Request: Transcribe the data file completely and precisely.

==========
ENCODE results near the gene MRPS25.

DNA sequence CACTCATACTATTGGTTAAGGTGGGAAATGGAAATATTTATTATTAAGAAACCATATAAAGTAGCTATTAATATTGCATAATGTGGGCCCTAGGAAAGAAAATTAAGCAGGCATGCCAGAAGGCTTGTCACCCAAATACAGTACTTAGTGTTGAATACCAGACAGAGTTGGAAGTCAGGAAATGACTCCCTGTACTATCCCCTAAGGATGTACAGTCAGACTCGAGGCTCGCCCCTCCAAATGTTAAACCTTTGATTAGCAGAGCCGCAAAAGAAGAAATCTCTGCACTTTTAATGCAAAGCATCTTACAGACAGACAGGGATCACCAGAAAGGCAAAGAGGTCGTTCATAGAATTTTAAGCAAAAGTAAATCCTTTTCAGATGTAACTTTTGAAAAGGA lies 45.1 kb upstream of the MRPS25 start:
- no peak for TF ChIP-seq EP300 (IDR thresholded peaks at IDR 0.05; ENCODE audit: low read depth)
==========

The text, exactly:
ENCODE results near the gene MRPS25.

DNA sequence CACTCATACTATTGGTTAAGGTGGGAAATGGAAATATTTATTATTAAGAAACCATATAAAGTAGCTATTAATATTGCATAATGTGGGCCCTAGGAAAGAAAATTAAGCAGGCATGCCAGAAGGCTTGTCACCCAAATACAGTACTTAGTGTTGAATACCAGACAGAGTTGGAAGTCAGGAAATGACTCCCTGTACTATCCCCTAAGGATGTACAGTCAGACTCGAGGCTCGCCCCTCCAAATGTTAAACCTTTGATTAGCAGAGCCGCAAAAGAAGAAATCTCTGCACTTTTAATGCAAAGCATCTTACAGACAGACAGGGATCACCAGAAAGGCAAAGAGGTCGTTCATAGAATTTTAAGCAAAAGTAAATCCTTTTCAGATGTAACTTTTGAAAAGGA lies 45.1 kb upstream of the MRPS25 start:
- no peak for TF ChIP-seq EP300 (IDR thresholded peaks at IDR 0.05; ENCODE audit: low read depth)